When Trump was running for president, he promised that he wouldn’t cut Medicare or Medicaid. His endorsement of the congressional bills that are threatening to cut Medicare/Medicaid does not leave me feeling very reassured about that.

Read the story here, and watch Jeremy’s short documentary here.


Verbs

Corals fluoresce, Shakespeare glams up, students skateboard, slugger strikes.


Time of Your Life

We hope these readers had happy birthdays yesterday: Chuck’s wife (a year younger than T-shirts), Kathy (born when GM began designing the Corvette), Ellie (the same age as the gymnast Aly Raisman), Ben (the same age as the tennis player Maria Sharapova), Sue (a year younger than The Lord of the Rings), and her son Aaron (a year younger than the 24-hour news cycle).

Today, happy birthday to John’s wife Annie (a year younger than G.I. Joe), Ryan’s girlfriend Grace (twice the age of Facebook), Éamonn’s friend Luke (a year younger than Google), Nancy’s mother Donna (the same age as 7-Eleven), another Nancy (a year younger than Microsoft), Ann (a year younger than seat belts), Michael (18 years older than the Selectric typewriter), Jenna’s boyfriend Brian (a year younger than The Simpsons), and to an anonymous reader who’s twice the age of Macintosh computers. And happy birthday to Barbara (a year younger than universal credit cards), from Kit, who outlines her Life Timeline like this:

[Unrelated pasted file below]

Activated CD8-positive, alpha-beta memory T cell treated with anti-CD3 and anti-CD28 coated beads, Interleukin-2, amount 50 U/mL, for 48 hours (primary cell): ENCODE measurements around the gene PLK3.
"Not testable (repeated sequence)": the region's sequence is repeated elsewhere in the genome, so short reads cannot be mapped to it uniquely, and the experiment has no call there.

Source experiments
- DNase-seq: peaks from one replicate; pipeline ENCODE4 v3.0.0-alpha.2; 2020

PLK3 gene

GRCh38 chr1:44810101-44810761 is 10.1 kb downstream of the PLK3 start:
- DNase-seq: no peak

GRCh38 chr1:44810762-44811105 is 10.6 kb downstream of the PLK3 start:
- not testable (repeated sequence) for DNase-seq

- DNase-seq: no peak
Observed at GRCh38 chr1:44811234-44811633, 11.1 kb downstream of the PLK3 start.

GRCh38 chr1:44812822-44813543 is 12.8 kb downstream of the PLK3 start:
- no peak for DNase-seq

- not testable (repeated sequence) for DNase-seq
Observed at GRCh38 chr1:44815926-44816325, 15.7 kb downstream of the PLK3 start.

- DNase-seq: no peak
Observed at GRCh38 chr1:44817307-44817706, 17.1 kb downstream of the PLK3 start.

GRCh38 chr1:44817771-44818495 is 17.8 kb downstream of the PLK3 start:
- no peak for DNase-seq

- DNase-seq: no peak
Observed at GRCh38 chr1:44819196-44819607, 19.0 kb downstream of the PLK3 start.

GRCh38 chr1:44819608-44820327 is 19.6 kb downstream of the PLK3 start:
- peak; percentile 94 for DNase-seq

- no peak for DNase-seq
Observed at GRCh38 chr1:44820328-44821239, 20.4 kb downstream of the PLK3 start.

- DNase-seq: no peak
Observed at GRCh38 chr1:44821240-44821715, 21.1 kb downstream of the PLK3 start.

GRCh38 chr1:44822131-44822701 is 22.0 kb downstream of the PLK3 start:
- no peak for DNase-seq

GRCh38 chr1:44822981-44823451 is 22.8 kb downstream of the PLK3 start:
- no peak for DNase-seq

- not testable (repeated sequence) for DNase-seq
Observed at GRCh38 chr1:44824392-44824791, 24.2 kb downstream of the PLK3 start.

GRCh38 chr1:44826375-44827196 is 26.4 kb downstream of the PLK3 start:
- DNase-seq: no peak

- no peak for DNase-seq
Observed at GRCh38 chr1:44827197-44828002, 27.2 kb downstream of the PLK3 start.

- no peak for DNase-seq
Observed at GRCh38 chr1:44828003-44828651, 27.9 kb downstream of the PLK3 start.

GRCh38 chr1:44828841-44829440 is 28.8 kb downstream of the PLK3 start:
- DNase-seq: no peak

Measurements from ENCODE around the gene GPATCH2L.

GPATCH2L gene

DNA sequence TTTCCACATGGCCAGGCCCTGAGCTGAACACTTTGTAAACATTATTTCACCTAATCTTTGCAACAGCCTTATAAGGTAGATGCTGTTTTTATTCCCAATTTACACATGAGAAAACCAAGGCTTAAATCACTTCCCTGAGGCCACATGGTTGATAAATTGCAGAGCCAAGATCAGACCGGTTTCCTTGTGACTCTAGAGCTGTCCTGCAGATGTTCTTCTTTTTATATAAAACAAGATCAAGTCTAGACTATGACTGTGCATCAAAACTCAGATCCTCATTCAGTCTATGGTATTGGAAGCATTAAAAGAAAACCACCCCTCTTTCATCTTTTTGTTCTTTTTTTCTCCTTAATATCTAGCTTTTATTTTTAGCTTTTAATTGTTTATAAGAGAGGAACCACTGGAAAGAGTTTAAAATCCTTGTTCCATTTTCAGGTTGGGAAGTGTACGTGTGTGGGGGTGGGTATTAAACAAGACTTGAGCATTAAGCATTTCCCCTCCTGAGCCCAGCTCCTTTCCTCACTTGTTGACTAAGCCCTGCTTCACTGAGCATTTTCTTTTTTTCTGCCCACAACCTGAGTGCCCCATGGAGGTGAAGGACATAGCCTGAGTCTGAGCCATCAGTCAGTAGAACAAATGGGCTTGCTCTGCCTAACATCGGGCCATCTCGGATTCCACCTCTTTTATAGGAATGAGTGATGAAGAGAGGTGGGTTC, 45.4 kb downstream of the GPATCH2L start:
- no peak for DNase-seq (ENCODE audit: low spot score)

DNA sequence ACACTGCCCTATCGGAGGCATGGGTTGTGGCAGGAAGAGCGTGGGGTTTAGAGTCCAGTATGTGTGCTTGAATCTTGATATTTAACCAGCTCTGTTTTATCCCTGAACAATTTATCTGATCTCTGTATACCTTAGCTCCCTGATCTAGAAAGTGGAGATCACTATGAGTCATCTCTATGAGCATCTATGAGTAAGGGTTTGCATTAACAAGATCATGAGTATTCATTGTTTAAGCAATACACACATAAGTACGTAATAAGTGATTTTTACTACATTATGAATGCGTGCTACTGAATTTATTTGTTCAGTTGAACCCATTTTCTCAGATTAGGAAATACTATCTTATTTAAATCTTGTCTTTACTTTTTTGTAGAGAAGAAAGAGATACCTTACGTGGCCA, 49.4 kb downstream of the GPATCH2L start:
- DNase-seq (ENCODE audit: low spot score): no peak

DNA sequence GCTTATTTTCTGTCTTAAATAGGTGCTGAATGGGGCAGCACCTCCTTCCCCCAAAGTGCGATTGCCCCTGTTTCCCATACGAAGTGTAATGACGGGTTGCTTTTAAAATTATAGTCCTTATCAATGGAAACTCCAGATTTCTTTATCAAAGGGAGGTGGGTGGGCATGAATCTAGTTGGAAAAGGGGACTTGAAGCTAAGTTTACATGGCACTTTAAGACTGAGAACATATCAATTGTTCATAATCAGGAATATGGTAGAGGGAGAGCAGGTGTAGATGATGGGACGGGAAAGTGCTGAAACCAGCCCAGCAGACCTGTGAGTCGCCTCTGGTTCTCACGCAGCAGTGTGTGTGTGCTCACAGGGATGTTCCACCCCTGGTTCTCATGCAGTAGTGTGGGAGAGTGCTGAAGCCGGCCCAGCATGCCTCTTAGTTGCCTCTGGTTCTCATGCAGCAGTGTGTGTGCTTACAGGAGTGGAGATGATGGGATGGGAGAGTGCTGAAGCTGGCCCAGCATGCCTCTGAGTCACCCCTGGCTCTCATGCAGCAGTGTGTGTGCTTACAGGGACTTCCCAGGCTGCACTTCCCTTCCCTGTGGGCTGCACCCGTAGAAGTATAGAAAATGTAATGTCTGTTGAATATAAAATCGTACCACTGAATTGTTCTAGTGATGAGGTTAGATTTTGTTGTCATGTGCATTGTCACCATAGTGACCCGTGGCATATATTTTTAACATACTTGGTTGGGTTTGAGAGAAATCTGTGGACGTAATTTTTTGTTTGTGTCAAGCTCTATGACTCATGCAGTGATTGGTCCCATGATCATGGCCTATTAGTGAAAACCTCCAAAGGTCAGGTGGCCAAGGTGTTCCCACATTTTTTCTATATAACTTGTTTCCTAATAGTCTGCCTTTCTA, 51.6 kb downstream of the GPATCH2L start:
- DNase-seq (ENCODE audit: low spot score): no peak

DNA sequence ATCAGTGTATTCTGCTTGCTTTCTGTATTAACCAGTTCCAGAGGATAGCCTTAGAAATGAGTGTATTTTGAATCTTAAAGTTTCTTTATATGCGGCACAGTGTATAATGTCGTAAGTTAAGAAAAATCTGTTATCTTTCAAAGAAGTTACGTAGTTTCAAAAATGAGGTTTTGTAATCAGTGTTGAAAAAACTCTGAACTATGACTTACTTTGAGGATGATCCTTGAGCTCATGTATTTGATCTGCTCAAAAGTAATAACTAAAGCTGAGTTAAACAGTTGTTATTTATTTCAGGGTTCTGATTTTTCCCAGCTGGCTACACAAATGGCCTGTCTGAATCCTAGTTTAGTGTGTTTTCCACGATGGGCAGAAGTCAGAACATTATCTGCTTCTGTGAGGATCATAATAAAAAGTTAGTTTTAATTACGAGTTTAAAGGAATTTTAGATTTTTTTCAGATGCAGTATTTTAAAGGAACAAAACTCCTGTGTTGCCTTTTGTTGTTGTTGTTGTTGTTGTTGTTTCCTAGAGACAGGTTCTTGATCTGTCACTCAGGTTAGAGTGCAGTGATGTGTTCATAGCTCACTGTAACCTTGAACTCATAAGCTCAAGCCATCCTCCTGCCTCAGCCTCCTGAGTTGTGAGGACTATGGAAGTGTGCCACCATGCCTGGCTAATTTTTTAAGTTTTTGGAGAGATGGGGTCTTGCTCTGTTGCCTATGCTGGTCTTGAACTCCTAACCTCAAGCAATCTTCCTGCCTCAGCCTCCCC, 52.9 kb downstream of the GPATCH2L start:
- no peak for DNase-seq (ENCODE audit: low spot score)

My mom is turning 66 in July. It is her first birthday after the death of her husband, my father, last September 18, just 10 days after his 69th birthday. She was born in the small college/farming town of Maryville, Missouri, where her father edited the local newspaper and her mother taught. She met my dad on July 4, 1968, days before her 17th birthday, and they were married in 1971.

Do you or a loved one have a birthday coming up? Sign up for a birthday shout-out here, and click here to explore the Timeline feature for yourself.


The Atlantic Daily is written by Rosa Inocencio Smith. To contact us, email hello@theatlantic.com.